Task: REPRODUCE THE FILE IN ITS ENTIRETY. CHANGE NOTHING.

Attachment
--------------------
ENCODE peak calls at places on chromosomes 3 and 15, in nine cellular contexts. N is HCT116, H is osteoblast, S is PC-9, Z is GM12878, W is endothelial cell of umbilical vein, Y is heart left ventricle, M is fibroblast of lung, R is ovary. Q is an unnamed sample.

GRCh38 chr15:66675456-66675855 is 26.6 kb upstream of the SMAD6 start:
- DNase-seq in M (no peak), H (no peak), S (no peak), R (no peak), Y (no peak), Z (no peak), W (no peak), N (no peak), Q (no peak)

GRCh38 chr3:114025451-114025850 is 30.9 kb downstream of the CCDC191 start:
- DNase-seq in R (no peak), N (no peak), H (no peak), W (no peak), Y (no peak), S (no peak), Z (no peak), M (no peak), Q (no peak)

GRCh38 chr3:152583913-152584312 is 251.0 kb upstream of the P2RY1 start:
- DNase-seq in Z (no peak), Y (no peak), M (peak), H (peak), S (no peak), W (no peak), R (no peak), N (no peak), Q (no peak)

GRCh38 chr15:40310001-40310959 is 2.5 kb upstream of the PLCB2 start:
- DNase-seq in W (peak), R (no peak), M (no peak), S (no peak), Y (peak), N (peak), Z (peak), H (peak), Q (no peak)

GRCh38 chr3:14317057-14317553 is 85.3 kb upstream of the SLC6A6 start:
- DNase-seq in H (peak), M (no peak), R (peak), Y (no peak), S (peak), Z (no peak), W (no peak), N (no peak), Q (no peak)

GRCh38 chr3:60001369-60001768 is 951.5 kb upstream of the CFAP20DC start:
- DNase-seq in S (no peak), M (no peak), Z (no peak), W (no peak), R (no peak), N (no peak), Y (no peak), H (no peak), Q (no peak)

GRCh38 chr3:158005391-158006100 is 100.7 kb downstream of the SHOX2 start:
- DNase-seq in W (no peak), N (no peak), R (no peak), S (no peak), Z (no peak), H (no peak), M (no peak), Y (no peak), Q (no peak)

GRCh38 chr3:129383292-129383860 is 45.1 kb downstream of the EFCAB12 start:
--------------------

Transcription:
ENCODE peak calls at places on chromosomes 3 and 15, in nine cellular contexts. N is HCT116, H is osteoblast, S is PC-9, Z is GM12878, W is endothelial cell of umbilical vein, Y is heart left ventricle, M is fibroblast of lung, R is ovary. Q is an unnamed sample.

GRCh38 chr15:66675456-66675855 is 26.6 kb upstream of the SMAD6 start:
- DNase-seq in M (no peak), H (no peak), S (no peak), R (no peak), Y (no peak), Z (no peak), W (no peak), N (no peak), Q (no peak)

GRCh38 chr3:114025451-114025850 is 30.9 kb downstream of the CCDC191 start:
- DNase-seq in R (no peak), N (no peak), H (no peak), W (no peak), Y (no peak), S (no peak), Z (no peak), M (no peak), Q (no peak)

GRCh38 chr3:152583913-152584312 is 251.0 kb upstream of the P2RY1 start:
- DNase-seq in Z (no peak), Y (no peak), M (peak), H (peak), S (no peak), W (no peak), R (no peak), N (no peak), Q (no peak)

GRCh38 chr15:40310001-40310959 is 2.5 kb upstream of the PLCB2 start:
- DNase-seq in W (peak), R (no peak), M (no peak), S (no peak), Y (peak), N (peak), Z (peak), H (peak), Q (no peak)

GRCh38 chr3:14317057-14317553 is 85.3 kb upstream of the SLC6A6 start:
- DNase-seq in H (peak), M (no peak), R (peak), Y (no peak), S (peak), Z (no peak), W (no peak), N (no peak), Q (no peak)

GRCh38 chr3:60001369-60001768 is 951.5 kb upstream of the CFAP20DC start:
- DNase-seq in S (no peak), M (no peak), Z (no peak), W (no peak), R (no peak), N (no peak), Y (no peak), H (no peak), Q (no peak)

GRCh38 chr3:158005391-158006100 is 100.7 kb downstream of the SHOX2 start:
- DNase-seq in W (no peak), N (no peak), R (no peak), S (no peak), Z (no peak), H (no peak), M (no peak), Y (no peak), Q (no peak)

GRCh38 chr3:129383292-129383860 is 45.1 kb downstream of the EFCAB12 start: